Review Article

Majorana zero modes in superconductor–semiconductor heterostructures

  • Nature Reviews Materialsvolume 3pages5268 (2018)
  • doi:10.1038/s41578-018-0003-1
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Abstract

Realizing topological superconductivity and Majorana zero modes in the laboratory is a major goal in condensed-matter physics. In this Review, we survey the current status of this rapidly developing field, focusing on proposals for the realization of topological superconductivity in semiconductor–superconductor heterostructures. We examine materials science progress in growing InAs and InSb semiconductor nanowires and characterizing these systems. We then discuss the observation of robust signatures of Majorana zero modes in recent experiments, paying particular attention to zero-bias tunnelling conduction measurements and Coulomb blockade experiments. We also outline several next-generation experiments probing exotic properties of Majorana zero modes, including fusion rules and non-Abelian exchange statistics. Finally, we discuss prospects for implementing Majorana-based topological quantum computation.

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Acknowledgements

Financial support from The Netherlands Organization for Scientific Research, Foundation for Fundamental Research on Matter, European Research Council (ERC), Danish National Research Foundation, The European Research Council (ERC) under the grant agreement No. 716655 (HEMs-DAM), Deutsche Forschungsgemeinschaft (CRC 183), the Israel Science Foundation (ISF), the Binational Science Foundation (BSF) and the European Research Council under the European Community's Seventh Framework Program (FP7/2007-2013)/ERC grant agreement No. 340210 and Microsoft Corporation is acknowledged. The authors thank B. van Heck, T. Karzig, M. Kjærgaard, C. Knapp, F. Nichele, E. Rossi and S. Vishveshwara for their help with the manuscript preparation. The authors acknowledge all their collaborators on the subject of topological superconductivity.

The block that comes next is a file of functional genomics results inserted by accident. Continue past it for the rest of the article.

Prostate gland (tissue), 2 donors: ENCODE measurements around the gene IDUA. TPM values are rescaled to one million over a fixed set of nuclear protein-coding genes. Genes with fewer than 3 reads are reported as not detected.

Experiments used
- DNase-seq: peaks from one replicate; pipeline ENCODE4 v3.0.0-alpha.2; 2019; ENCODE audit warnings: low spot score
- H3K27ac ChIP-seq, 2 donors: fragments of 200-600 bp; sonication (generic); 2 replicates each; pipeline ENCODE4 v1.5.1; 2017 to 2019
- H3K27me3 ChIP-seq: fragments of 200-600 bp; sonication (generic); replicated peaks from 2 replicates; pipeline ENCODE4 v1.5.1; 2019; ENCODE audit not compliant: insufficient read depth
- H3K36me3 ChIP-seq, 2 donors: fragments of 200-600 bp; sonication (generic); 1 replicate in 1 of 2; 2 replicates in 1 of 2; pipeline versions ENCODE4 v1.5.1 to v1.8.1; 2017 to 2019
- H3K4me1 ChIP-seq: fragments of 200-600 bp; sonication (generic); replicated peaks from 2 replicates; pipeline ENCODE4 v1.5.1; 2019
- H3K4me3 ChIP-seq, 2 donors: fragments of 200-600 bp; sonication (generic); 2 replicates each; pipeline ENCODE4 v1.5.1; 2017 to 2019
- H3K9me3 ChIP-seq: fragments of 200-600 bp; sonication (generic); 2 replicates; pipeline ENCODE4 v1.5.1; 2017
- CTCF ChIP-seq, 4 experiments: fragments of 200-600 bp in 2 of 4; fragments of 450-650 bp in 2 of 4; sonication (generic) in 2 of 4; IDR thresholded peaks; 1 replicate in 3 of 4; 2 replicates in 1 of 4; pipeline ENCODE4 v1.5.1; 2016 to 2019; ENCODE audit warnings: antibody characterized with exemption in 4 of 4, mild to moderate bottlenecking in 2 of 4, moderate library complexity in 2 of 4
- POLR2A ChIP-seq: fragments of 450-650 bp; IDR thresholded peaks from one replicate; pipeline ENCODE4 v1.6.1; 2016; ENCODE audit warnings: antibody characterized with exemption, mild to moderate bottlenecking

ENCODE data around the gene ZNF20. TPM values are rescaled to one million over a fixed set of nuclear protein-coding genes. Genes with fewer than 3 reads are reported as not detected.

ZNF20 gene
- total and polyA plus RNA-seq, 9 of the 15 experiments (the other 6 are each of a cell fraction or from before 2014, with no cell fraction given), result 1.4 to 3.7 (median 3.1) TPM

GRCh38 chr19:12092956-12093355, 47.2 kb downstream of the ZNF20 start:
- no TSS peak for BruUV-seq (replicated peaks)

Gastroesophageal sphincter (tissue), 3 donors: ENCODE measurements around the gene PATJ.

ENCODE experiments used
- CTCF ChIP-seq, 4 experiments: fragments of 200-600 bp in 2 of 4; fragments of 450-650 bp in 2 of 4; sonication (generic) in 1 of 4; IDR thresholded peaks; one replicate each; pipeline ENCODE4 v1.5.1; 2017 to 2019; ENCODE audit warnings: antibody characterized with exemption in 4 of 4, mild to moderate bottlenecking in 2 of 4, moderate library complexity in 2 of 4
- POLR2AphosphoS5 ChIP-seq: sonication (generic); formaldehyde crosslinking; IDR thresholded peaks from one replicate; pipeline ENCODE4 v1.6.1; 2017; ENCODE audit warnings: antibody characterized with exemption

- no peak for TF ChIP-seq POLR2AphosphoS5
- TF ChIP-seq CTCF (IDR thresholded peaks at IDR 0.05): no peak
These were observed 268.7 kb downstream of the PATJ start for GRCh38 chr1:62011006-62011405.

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Affiliations

  1. Station Q, Microsoft Research, Santa Barbara, CA, USA

    • R. M. Lutchyn
  2. QuTech and Kavli Institute of Nanoscience, Delft University of Technology, Delft, Netherlands

    • E. P. A. M. Bakkers
    •  & L. P. Kouwenhoven
  3. Department of Applied Physics, Eindhoven University of Technology, Eindhoven, Netherlands

    • E. P. A. M. Bakkers
  4. Microsoft Station Q at Delft University of Technology, Delft, Netherlands

    • L. P. Kouwenhoven
  5. Center for Quantum Devices and Station Q Copenhagen, Niels Bohr Institute, University of Copenhagen, Copenhagen, Denmark

    • P. Krogstrup
    •  & C. M. Marcus
  6. Department of Condensed Matter Physics, Weizmann Institute of Science, Rehovot, Israel

    • Y. Oreg

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All authors contributed to the discussion of content, researched data, wrote the article and assisted in editing the manuscript before submission.

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The authors declare no competing interests.

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Correspondence to R. M. Lutchyn.